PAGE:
earthlink resells direct tv's sat. Internet service- and won't sell to you if you tell them you are playing video games or using voip. The latency can be more than .5 second, and they don't want the return.
posted by jenkinsEar at 5:04 PM on February 11, 2008

Response by poster: Another confirmation that satellite is going to be a problem for VoIP. Thanks jenkinsEar. I ordered DirecTV internet today. I will post my results back here.

After further thought, I think I understand some of Orb2069's comment, please correct if I am misunderstanding. Though both an IP phone network and the computer network can run over CAT6 cable, there are differing voltages involved which might cause problems. The logical thing to do would seem to me to be clearly identify phone jacks (e.g. use the blue plugs in the wall jacks for voice) and keep them separate in the wiring closet. One router for computer networking and one for phone.

But most VoIP is over existing computer networks. So there's clearly *not* a requirement to keep them separate. How does the wiring (bBoGgOrR to the 4-wire red/green and Yellow/Black) solve the voltage problem?
posted by JParker at 5:45 PM on February 11, 2008

If I'm reading Orb's comment correctly, he's suggesting using the unused pairs in a cat5 ethernet cable for carrying POTS service.

This way, you can combine both POTS (which is analog in your hours) and Ethernet- but if you mis-wire something, the ring voltage (which can be substantial) goes into your Ethernet network and not your phone. The ring voltage is so high because the old phones used to have mechanical bells that were rung by a small actuator in the phone. Good old days.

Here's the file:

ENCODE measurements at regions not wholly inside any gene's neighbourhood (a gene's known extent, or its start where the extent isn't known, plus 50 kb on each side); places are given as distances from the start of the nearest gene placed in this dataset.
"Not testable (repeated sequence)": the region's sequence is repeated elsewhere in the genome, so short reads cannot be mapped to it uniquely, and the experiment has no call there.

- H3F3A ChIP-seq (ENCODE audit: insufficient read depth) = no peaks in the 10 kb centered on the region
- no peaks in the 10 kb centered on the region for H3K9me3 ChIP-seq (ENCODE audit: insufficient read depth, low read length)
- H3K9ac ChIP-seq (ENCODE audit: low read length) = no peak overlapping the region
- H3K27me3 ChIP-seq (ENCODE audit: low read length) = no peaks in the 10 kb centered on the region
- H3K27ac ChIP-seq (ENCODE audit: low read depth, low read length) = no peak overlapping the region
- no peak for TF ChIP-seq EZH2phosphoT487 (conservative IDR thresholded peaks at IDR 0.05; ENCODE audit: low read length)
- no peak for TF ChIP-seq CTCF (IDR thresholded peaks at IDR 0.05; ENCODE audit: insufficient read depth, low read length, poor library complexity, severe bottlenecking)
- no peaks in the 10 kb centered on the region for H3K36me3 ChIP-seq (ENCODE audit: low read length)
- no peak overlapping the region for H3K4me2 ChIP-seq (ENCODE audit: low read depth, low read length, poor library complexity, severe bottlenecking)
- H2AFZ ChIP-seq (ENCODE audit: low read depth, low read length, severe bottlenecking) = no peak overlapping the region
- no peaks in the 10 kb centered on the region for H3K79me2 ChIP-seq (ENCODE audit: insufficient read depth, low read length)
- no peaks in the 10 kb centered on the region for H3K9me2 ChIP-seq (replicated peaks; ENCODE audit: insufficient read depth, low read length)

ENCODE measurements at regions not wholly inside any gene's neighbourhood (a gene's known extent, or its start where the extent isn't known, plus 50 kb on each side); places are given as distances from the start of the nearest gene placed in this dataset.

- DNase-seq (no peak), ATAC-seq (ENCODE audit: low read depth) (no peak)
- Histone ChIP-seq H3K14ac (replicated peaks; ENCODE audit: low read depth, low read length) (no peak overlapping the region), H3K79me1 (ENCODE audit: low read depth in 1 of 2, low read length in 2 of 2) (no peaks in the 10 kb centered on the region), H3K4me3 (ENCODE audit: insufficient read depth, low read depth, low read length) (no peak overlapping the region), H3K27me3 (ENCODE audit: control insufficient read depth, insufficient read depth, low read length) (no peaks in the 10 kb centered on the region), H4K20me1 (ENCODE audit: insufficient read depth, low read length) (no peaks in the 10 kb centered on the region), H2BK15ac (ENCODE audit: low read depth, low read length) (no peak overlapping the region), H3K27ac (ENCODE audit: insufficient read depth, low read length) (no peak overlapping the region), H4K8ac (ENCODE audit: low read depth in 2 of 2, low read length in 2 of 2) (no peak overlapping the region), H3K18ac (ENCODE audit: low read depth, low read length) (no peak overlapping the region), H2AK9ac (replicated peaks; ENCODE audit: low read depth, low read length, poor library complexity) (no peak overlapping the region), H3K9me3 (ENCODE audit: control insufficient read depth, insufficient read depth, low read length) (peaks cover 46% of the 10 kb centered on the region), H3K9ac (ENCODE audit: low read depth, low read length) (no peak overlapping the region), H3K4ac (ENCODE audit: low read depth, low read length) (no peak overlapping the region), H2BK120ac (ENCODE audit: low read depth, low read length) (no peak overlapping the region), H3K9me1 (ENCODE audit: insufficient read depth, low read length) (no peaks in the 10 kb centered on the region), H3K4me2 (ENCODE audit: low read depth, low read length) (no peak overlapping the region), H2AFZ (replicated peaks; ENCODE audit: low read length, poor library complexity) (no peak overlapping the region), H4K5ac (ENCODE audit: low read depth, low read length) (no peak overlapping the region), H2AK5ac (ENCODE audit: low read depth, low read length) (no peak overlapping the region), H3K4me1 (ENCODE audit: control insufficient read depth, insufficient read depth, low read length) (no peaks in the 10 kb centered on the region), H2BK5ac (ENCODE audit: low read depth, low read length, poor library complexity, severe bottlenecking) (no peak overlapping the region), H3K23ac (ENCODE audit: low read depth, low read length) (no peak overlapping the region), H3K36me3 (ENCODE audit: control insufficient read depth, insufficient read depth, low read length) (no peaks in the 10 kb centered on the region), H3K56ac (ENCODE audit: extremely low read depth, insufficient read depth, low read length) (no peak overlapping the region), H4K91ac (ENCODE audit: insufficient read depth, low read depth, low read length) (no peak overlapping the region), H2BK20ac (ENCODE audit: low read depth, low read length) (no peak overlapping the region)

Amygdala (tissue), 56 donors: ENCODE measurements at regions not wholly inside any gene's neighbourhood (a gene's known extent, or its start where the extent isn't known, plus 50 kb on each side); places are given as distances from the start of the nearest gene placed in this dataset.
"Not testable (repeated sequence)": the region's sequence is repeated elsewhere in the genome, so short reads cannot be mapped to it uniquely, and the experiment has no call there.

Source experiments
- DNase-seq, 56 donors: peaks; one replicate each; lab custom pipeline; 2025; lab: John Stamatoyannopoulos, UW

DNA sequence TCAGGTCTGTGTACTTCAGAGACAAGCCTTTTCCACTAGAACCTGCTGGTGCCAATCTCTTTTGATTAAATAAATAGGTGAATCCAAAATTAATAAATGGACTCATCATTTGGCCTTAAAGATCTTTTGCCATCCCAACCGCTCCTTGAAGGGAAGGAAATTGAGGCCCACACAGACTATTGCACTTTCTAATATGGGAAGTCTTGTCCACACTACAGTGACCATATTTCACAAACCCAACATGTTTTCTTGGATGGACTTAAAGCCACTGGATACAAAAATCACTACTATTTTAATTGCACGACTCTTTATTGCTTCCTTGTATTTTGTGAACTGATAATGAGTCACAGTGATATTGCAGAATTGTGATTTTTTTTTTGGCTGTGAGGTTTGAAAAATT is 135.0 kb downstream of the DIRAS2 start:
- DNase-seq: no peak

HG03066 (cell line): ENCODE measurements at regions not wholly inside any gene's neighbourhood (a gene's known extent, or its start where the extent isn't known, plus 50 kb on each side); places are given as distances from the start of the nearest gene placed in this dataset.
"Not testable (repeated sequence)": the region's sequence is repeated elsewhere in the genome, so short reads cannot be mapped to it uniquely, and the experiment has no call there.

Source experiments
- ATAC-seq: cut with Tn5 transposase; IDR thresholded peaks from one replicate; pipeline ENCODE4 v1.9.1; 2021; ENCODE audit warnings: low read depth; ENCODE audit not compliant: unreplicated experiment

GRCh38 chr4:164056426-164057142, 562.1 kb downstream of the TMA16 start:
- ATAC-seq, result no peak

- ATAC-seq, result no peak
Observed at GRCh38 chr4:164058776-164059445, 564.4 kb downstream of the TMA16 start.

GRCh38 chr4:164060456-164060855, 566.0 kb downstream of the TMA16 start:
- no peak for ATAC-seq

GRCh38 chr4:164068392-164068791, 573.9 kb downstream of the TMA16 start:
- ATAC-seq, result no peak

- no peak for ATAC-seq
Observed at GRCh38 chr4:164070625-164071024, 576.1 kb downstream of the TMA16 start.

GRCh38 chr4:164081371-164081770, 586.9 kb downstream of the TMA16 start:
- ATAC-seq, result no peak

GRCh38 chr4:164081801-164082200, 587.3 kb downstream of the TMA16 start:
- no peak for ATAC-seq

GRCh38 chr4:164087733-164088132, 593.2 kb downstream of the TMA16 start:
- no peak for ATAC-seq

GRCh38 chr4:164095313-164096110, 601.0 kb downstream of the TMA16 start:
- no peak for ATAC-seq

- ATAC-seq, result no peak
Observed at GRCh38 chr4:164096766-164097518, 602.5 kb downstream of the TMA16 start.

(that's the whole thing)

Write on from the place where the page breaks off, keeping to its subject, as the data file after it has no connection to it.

VOIP runs over TCP, but IP phones are expensive, so most folks use a gateway device to transform the VOIP signal into a POTS signal for your house, so they can use cheap phones (20 bucks versus 200 bucks a handset). If you don't have the 4-conductor twisted pair line run already in your house, you can follow ORB's strategy to leverage the unused pairs in your cat5.

I think it's academic anyway, as I still think VOIP over satellite will be miserable- might actually be better to get a broadband card from sprint or verizon and use that :)
posted by jenkinsEar at 6:20 AM on February 12, 2008

Check out the SPA-3000 from Sipura. They have FXS/FXO ports, with POTS fallback automatically built into the adapter.
posted by br4k3r at 12:22 PM on February 12, 2008

Yes, you can absolutely use the middle pair for POTS while you use the rest of the pairs for ethernet. You want to use T56B or T56A wiring standards to your RJ45 jacks. Depending on what you plug in at the wiring closet (POTS or ethernet switch), you make that jack behave however you want.
posted by Wild_Eep at 7:57 PM on February 12, 2008

Response by poster: Thanks for the additional info and clarifications. Seems to me that the higher voltage on phone lines creates the potential for crosstalk even if they're wired correctly, so, since I have some extra pairs of CAT6 in every room I'll keep the phone and data lines separate. KISS principal.

Thanks Wild_Eep for mentioning T56A/B, good to know.
posted by JParker at 10:20 AM on February 13, 2008

Came across this old thread just now ... Note that it's T568A and T568B. T568B is the more commonly used wiring standard. It's actually a tossup, as long as your consistent everywhere.
posted by intermod at 9:11 PM on August 31, 2008

« Older NOLA / Cool Food / Risky Hotel   |   Terms and Conditions. PDF OK? Newer »
This thread is closed to new comments.